[eDebate] don't fret!!

James E. Radford jr jeradford
Sat Aug 16 12:26:41 CDT 2008


I've been following the developments with the Shanahan/Shanara video with a
great deal of interest. It's always intriguing to me when the insular world
of debate somehow makes its way into mainstream discourse. This is something
that has actually been happening with an increasing frequency as of late.
While we fret over the bad press that this "viral video" has elicited, let's
not forget all the favorable, and almost certainly more resilient and
substantive, mainstream depictions of debate that have emerged over the past
couple of years. I'm thinking mainly of the excellent and hilarious film
"Rocket Science" and the recent HBO documentary about high school debate.
Remember when "Listen to Me" was the only thing out there? As those who grew
up on debate begin to enter into the upper eschelons of the creative and
professional worlds, I think we can expect to see more such depictions, as
these people draw from their seminal experiences in debate for their
creative projects. I'm pretty sure this video emerged for the same reasons:
i.e., some former debater who still keeps up with the ndtceda archives works
for cnn now, and he or she passed this video to the editor of the cnn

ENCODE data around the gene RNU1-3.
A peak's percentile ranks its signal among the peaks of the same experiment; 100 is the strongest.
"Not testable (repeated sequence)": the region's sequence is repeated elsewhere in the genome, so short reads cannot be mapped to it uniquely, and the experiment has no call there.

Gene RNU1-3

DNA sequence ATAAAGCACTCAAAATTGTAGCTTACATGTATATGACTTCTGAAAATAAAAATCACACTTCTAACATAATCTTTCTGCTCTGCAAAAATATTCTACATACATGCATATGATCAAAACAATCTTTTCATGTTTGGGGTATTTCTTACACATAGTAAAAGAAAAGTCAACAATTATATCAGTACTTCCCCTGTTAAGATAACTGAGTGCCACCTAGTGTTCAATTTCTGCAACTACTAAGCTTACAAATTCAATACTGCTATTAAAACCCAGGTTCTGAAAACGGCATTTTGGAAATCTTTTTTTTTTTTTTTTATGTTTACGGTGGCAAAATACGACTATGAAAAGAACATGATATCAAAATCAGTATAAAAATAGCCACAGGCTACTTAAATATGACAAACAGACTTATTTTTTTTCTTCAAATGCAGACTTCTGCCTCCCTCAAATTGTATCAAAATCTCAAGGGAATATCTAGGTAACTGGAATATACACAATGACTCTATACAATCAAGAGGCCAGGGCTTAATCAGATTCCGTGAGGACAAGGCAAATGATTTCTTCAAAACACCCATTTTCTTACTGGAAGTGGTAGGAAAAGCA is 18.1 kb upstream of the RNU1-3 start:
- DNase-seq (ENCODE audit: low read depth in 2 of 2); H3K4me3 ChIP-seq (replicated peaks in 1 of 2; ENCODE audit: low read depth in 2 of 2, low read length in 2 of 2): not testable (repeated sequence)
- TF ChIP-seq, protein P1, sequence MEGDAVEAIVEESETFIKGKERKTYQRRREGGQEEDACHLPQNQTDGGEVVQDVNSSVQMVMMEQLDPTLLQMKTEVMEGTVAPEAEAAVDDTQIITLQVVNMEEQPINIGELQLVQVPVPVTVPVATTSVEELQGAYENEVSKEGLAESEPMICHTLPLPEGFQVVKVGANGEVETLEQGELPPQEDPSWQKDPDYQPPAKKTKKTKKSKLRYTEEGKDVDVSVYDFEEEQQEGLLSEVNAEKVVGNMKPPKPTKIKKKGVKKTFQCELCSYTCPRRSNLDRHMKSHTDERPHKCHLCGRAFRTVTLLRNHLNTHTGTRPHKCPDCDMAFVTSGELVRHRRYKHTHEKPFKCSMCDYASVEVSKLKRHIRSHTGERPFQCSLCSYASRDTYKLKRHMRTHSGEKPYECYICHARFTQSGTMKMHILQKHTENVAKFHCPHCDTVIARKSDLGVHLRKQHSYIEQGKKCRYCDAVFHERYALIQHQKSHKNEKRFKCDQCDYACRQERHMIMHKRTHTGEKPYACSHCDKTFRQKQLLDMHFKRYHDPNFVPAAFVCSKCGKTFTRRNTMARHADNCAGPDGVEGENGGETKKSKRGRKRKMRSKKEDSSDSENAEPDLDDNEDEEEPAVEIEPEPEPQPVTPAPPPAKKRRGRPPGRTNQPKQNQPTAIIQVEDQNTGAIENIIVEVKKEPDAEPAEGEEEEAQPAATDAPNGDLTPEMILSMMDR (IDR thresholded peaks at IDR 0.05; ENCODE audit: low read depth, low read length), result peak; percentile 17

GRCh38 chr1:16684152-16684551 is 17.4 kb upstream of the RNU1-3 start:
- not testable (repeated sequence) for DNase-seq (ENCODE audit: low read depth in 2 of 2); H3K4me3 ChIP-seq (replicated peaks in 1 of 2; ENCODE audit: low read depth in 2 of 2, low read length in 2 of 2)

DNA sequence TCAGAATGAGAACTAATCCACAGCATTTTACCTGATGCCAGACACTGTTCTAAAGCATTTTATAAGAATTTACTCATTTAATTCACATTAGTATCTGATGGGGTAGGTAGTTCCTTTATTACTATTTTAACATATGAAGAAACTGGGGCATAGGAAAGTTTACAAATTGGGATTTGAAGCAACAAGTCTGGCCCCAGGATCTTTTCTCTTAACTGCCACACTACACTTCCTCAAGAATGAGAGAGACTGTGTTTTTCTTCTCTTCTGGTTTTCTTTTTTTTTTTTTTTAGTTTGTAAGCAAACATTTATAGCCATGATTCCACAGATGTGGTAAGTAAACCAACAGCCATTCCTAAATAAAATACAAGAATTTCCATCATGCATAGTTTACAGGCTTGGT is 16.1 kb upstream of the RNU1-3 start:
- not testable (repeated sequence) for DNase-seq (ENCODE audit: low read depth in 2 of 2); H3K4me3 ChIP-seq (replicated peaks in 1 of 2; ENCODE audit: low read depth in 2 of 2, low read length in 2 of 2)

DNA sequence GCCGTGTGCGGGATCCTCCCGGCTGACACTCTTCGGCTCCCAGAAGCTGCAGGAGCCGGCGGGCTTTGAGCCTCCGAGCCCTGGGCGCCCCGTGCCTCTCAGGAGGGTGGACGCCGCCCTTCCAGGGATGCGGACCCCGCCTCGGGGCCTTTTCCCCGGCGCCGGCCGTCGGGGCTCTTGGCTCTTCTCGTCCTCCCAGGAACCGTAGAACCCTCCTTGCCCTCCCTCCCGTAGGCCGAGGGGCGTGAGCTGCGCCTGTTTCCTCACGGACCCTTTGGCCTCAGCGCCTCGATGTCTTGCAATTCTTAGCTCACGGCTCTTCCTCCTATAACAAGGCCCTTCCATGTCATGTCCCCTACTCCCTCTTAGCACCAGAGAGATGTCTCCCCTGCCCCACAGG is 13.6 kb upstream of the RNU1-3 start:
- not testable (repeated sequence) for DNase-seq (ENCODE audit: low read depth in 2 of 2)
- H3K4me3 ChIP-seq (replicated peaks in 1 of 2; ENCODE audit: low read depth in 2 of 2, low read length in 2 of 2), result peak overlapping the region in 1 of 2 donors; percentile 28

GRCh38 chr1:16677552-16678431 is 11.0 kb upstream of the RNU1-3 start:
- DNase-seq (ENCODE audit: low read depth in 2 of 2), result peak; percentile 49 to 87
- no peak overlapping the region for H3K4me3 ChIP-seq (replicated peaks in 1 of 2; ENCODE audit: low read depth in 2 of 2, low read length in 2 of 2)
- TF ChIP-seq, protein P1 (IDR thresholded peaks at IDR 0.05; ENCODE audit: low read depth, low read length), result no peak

website, and it was deemed interesting enough to generate some pageviews, so
it was thrown onto the site. And it spread from there.

The current flare-up over this video is something that will pass very soon,
and, so long as people can do a good job of defending the activity and
explaining the anomolous nature of this unfortunate event in the short term,
hopefully nobody will lose a job or a program over this. The circulation of
this video is a product of the 24-hour news cycle and the internet's need
for constantly new content. It depicts something fairly "shocking" and
mildly amusing, so it meets the basic entertainment needs of a "viral
video," much like a video of someone getting hit in the groin with a
baseball or a tv reporter accidently cursing. People see it, pass it on to
friend with a "have you seen the one where..." and then they mostly forget
it as soon as the next "shocking" video emerges.

I hope that, when folks encounter a moment where, because of this video,
they are forced to defend the whole of debate, they will approach the
situation with a little sense of humor. I hope that we will remember what a
non-crisis this should be, and continue to defend debate as one of the most
powerfully educational activities available to young people today. Let's be
confident in the value of our activity, and look to this not as a moment of
crisis, but as an opportunity to generate conversations among ourselves
about some of the issues that currently face debate, and a chance to talk to
"outsiders" about the complex and wonderful activity that has been such an
important part of our lives.

J.
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